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  • Research article
  • Open Access
  • Open Peer Review

Video assisted thoracic surgery vs. thoracotomy for locally advanced lung squamous cell carcinoma after neoadjuvant chemotherapy

Journal of Cardiothoracic Surgery201813:128

https://doi.org/10.1186/s13019-018-0813-7

  • Received: 12 September 2018
  • Accepted: 3 December 2018
  • Published:
Open Peer Review reports

Abstract

Background

Surgery is an important part of multidisciplinary treatment strategy for locally advanced lung squamous cell carcinoma (LSCC), but insufficient evidence supports the feasibility and safety of video assisted thoracic surgery (VATS) following neoadjuvant chemotherapy for locally advanced LSCC. This study aims to compare perioperative data and long-term survival of locally advanced LSCC patients between VATS and thoracotomy after neoadjuvant chemotherapy.

Methods

We retrospectively collected the clinical and pathological information of patients with locally advanced LSCC who underwent surgical resection after neoadjuvant chemotherapy from October 2013 to October 2017. All patients were divided into two groups (thoracotomy and VATS) and were compared the differences in perioperative, oncological and survival outcomes.

Results

A total of 81 patients were analyzed in this study (67 thoracotomy and 14 VATS). VATS provided less postoperative pain (P = 0.005) and produced less volume of chest drainage (P = 0.019) than thoracotomy, but the number of resected lymph nodes was less in VATS group (P = 0.011). However, there was no significant difference in the number of resected lymph node stations and the rate of nodal upstaging between two groups. The mean disease free survival (DFS) was 32.7 ± 2.7 months for the thoracotomy group and 31.8 ± 3.0 months for the VATS group (P = 0.335); the corresponding overall survival (OS) was 41.7 ± 2.2 months and 36.4 ± 4.1 months (P = 0.925).

Conclusion

In selected patients with locally advanced LSCC, VATS played a positive role in postoperative recovery and associated similar survival outcome compared with thoracotomy after neoadjuvant chemotherapy.

Keywords

  • Locally advanced lung squamous cell carcinoma
  • Neoadjuvant chemotherapy
  • Video assisted thoracic surgery
  • Thoracotomy

Introduction

Lung cancer is one of the most common cancers and the leading cause of cancer-related death in the world, and more than 80% of patients have a group of histological subtypes known as non-small cell lung cancer (NSCLC) [1]. Lung adenocarcinoma (LA) and lung squamous cell carcinoma (LSCC) are the most common subtypes of NSCLC [2]. Although operable early stage NSCLC has satisfactory prognosis with the improvement of medical technology [3, 4], the 5-year survival rate of locally advanced NSCLC (LANSCLC) with surgery alone is only 20–35% [5]. So far, the treatment of LANSCLC has evolved from surgery alone to multidisciplinary pattern. It has been proven that neoadjuvant chemotherapy could significantly improve overall survival, time to distant recurrence, and recurrence-free survival [6], while preoperative radiotherapy do not add any survival benefit to neoadjuvant chemotherapy followed by surgery [7]. Neoadjuvant chemotherapy has been a valid treatment option for most of patients with LANSCLC. However, there also have been many controversial debates about the operation based multidisciplinary treatment, one of which is the selection of surgical approaches after neoadjuvant chemotherapy, thoracotomy or video assisted thoracic surgery (VATS).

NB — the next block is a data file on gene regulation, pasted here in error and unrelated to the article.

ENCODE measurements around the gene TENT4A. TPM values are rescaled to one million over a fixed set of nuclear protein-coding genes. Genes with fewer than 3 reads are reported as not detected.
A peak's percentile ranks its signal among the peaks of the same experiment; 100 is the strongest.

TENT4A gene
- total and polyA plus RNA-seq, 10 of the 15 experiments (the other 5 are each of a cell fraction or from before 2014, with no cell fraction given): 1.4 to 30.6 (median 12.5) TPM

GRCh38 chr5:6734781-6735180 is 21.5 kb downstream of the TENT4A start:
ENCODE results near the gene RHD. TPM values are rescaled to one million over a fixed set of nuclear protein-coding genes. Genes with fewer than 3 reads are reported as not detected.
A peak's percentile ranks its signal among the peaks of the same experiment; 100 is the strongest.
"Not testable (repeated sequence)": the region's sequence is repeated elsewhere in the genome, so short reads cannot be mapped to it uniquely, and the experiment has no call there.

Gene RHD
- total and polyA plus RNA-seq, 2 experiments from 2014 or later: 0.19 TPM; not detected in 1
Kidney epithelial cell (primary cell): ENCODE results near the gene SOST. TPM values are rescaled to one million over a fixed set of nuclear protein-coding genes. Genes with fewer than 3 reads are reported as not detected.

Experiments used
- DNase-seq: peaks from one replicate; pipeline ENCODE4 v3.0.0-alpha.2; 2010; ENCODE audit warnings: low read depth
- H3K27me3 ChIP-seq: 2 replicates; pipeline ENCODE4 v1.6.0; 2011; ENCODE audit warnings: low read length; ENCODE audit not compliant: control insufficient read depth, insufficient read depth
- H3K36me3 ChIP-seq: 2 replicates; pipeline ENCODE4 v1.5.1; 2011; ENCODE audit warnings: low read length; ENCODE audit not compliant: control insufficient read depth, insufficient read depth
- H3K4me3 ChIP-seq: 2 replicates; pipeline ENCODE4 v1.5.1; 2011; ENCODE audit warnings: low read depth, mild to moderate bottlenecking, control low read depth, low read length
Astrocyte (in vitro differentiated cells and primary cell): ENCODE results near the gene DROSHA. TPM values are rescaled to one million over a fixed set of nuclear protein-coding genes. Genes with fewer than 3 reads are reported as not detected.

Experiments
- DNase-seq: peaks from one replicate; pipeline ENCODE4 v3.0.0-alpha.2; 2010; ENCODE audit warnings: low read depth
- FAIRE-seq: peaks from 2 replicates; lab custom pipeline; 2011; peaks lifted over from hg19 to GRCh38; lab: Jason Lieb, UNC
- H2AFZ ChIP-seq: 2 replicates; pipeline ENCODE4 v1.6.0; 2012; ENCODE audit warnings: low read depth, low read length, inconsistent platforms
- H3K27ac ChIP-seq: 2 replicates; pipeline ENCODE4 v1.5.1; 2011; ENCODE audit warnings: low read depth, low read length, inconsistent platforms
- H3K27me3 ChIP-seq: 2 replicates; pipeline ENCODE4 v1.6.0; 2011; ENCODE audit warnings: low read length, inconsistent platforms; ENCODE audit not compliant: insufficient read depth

VATS is superior to open surgery for the resection of early stage NSCLC, because it can minimize complications, provide less pain and offer faster recovery with at least equivalent long-term survival rate [8, 9]. VATS was initially proposed only for operable early stage lung cancer, but in recent years it has been carried out by some experienced thoracic surgeons in LANSCLC with satisfactory outcome [10, 11]. However, there were only few studies reporting the outcome of VATS following neoadjuvant therapy [12, 13] and currently, no published study reported the comparison between VATS and thoracotomy following neoadjuvant chemotherapy in locally advanced LSCC staged by the eighth American Joint Committee on Cancer (AJCC 8) staging system.

In this study, we aimed to compare perioperative data and long-term survival of locally advanced LSCC patients between VATS and thoracotomy after neoadjuvant chemotherapy. The primary goal of this study was to explore the feasibility and safety of VATS following neoadjuvant chemotherapy for locally advanced LSCC in terms of intraoperative and postoperative outcomes.

Methods

Patients selection

The study protocol was approved by the Institutional Review Board of the First Affiliated Hospital of Zhejiang University, School of Medicine. The data in this study was collected retrospectively from hospital electronic medical records system, including demographic characteristics, preoperative investigations, intraoperative data and postoperative course between October 2013 and October 2017.